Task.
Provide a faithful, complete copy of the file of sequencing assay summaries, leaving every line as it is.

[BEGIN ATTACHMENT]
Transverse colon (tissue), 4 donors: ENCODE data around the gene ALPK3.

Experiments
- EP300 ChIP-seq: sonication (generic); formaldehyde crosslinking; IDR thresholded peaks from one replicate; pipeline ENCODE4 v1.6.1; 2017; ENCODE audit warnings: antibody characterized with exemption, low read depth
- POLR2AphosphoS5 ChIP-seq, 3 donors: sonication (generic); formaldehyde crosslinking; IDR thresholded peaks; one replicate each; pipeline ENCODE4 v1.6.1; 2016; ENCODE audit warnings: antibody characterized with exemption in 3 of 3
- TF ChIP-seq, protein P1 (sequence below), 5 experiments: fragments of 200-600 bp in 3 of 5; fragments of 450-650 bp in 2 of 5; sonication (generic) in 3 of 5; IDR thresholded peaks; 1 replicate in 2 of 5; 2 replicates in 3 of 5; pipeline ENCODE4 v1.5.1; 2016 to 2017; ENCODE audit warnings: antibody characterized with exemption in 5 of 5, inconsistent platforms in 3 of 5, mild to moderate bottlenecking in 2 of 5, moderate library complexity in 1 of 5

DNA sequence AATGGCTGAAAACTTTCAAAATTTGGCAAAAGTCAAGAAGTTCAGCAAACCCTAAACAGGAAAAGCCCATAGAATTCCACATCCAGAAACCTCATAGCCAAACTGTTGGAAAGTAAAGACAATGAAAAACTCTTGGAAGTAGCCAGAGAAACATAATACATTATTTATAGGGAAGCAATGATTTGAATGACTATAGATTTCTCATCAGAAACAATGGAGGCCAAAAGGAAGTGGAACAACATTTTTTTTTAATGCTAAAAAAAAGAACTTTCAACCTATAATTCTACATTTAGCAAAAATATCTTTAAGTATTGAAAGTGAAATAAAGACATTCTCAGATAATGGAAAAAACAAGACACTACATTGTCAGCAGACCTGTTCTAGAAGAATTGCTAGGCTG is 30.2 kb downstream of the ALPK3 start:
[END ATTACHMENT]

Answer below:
Transverse colon (tissue), 4 donors: ENCODE data around the gene ALPK3.

Experiments
- EP300 ChIP-seq: sonication (generic); formaldehyde crosslinking; IDR thresholded peaks from one replicate; pipeline ENCODE4 v1.6.1; 2017; ENCODE audit warnings: antibody characterized with exemption, low read depth
- POLR2AphosphoS5 ChIP-seq, 3 donors: sonication (generic); formaldehyde crosslinking; IDR thresholded peaks; one replicate each; pipeline ENCODE4 v1.6.1; 2016; ENCODE audit warnings: antibody characterized with exemption in 3 of 3
- TF ChIP-seq, protein P1 (sequence below), 5 experiments: fragments of 200-600 bp in 3 of 5; fragments of 450-650 bp in 2 of 5; sonication (generic) in 3 of 5; IDR thresholded peaks; 1 replicate in 2 of 5; 2 replicates in 3 of 5; pipeline ENCODE4 v1.5.1; 2016 to 2017; ENCODE audit warnings: antibody characterized with exemption in 5 of 5, inconsistent platforms in 3 of 5, mild to moderate bottlenecking in 2 of 5, moderate library complexity in 1 of 5

DNA sequence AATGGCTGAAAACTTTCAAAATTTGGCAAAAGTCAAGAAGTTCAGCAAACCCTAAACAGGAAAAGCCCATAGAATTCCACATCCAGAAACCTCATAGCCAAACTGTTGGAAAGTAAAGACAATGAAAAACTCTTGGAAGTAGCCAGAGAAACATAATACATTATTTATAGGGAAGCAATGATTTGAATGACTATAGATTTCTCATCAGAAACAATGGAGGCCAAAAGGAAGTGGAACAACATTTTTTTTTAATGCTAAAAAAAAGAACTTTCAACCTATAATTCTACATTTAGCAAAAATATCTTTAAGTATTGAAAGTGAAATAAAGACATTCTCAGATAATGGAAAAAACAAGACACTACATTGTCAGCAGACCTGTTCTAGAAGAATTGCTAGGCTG is 30.2 kb downstream of the ALPK3 start: